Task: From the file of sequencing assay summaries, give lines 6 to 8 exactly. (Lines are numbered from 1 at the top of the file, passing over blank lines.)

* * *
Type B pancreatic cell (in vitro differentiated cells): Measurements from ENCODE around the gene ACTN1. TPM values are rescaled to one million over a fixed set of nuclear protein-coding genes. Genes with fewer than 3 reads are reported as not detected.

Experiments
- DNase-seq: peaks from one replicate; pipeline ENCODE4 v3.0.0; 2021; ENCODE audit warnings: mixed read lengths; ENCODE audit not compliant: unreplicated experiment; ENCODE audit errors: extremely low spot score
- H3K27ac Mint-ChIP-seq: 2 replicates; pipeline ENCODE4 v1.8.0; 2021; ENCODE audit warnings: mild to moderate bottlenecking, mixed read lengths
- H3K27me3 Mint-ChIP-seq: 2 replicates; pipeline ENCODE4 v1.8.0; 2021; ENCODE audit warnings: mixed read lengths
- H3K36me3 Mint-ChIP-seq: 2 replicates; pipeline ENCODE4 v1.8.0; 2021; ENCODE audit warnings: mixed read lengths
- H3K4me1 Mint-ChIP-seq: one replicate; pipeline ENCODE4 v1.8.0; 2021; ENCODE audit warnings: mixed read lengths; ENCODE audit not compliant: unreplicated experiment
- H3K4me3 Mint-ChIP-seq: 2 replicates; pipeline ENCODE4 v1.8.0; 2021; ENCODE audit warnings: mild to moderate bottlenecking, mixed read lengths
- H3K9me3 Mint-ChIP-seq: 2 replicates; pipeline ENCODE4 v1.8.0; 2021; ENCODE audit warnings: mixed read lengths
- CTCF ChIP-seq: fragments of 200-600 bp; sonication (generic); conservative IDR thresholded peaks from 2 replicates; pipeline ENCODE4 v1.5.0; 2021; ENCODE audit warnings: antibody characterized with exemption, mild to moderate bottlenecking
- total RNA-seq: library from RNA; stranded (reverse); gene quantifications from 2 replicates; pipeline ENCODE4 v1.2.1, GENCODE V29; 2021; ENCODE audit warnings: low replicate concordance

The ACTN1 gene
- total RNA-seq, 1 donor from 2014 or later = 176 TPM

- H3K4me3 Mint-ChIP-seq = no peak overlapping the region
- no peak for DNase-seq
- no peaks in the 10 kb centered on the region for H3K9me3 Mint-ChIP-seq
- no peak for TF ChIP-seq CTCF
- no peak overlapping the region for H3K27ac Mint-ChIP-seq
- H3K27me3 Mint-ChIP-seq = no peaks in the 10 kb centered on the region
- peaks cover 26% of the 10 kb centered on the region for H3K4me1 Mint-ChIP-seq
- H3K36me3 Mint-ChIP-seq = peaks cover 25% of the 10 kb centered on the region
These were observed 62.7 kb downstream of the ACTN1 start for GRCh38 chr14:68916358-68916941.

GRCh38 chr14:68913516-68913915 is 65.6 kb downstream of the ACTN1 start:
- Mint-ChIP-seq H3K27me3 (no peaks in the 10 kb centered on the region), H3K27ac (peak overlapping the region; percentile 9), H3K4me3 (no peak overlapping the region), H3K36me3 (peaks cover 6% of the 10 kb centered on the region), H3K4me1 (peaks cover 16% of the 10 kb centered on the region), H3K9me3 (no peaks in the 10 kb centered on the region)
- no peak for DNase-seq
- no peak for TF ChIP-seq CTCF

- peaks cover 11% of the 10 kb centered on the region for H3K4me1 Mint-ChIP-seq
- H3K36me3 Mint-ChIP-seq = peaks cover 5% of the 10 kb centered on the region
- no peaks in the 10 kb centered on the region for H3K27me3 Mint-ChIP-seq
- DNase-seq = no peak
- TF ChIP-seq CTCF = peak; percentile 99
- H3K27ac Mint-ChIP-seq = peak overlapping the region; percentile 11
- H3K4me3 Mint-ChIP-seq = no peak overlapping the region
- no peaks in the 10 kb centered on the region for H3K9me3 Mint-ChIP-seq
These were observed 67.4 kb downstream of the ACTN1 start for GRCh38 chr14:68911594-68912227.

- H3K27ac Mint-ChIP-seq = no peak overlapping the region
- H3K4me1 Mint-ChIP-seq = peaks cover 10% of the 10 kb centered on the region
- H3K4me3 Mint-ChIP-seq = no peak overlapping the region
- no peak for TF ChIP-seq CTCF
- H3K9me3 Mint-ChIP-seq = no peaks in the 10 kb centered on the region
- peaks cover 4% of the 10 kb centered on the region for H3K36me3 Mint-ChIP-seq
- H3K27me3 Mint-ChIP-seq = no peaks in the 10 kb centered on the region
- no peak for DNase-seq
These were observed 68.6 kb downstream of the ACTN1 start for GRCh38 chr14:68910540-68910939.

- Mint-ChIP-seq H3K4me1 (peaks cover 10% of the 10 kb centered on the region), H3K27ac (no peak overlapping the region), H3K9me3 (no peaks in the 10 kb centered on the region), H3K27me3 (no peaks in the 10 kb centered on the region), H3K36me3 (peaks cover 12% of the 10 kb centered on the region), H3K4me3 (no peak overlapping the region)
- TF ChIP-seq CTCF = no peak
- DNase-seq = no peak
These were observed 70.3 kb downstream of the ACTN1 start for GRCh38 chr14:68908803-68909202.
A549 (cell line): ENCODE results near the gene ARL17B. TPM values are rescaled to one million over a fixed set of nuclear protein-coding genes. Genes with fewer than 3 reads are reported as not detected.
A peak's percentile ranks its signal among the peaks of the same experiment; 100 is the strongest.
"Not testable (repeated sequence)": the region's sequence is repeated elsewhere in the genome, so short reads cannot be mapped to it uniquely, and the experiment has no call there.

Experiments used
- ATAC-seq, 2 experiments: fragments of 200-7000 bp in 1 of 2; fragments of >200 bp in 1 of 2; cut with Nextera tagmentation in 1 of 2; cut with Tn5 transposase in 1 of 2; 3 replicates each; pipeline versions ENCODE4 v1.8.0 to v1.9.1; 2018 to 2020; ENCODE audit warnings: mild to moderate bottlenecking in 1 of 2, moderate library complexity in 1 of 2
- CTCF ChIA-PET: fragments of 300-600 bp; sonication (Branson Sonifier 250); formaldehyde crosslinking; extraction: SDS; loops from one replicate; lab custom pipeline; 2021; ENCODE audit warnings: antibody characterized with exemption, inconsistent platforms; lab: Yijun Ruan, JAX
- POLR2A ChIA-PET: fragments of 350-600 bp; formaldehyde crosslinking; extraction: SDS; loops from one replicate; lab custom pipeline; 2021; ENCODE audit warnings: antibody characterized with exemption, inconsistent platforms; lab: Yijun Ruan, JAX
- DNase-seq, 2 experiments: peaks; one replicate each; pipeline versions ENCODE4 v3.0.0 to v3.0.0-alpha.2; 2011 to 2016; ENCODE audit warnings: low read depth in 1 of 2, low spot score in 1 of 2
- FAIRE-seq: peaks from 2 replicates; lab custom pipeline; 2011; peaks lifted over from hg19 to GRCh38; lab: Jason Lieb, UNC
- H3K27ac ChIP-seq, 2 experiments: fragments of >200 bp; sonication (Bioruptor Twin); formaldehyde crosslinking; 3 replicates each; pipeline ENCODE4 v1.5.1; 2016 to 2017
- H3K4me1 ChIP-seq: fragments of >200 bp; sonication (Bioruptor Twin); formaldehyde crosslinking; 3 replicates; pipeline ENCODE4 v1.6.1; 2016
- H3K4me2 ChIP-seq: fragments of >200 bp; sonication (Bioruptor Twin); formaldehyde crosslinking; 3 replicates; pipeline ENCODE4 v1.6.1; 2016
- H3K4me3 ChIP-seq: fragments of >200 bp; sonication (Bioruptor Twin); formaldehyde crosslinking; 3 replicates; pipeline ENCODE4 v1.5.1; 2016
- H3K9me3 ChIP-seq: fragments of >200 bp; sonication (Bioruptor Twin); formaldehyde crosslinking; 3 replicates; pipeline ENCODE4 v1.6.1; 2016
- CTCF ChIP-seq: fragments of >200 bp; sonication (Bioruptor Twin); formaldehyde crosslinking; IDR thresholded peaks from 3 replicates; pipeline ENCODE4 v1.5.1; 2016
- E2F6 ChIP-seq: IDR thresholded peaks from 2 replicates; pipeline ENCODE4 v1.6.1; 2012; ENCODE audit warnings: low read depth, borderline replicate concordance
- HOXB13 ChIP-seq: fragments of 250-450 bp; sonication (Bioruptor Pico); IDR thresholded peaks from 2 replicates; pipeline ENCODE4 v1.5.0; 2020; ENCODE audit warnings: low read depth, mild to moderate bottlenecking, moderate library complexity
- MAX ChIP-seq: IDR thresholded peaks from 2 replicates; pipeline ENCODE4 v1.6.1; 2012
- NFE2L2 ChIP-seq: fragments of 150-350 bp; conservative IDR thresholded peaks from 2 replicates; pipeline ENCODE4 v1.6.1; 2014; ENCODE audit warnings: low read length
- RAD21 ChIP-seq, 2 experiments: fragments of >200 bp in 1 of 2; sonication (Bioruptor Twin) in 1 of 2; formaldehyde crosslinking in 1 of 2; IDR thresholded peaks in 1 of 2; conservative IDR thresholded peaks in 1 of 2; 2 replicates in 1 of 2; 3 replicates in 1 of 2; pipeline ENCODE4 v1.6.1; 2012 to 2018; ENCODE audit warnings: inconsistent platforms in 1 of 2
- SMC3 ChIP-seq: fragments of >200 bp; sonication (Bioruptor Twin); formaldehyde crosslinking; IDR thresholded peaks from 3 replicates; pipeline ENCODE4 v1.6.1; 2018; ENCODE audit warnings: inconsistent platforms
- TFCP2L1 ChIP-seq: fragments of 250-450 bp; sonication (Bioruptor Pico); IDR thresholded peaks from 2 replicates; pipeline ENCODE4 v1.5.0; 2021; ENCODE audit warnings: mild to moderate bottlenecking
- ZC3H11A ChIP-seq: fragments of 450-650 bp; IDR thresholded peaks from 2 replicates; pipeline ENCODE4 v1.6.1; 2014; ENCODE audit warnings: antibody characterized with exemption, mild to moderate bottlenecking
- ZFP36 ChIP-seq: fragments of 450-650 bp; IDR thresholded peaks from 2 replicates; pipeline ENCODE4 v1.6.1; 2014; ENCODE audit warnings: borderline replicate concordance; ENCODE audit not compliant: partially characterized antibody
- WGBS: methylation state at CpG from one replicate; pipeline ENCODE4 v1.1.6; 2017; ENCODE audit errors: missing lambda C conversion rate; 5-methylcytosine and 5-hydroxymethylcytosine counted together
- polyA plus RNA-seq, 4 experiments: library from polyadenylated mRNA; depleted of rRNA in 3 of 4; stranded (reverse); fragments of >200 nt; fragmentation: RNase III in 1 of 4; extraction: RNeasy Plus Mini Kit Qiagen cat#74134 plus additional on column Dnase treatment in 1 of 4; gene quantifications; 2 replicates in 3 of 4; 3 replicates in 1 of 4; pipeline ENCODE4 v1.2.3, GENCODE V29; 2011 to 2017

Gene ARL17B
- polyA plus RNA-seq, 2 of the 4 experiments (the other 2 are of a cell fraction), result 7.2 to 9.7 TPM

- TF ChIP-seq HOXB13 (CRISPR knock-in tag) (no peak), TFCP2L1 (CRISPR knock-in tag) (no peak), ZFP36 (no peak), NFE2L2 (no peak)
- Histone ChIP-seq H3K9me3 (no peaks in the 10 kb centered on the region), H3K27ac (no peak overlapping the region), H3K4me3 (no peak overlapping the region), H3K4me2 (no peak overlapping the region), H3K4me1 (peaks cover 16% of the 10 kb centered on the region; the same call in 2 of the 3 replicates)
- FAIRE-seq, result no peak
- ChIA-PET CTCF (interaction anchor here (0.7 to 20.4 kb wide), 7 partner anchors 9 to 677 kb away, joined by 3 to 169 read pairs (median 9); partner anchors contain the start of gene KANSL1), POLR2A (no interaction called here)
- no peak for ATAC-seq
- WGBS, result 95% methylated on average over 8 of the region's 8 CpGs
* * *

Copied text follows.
- H3K36me3 Mint-ChIP-seq: 2 replicates; pipeline ENCODE4 v1.8.0; 2021; ENCODE audit warnings: mixed read lengths
- H3K4me1 Mint-ChIP-seq: one replicate; pipeline ENCODE4 v1.8.0; 2021; ENCODE audit warnings: mixed read lengths; ENCODE audit not compliant: unreplicated experiment
- H3K4me3 Mint-ChIP-seq: 2 replicates; pipeline ENCODE4 v1.8.0; 2021; ENCODE audit warnings: mild to moderate bottlenecking, mixed read lengths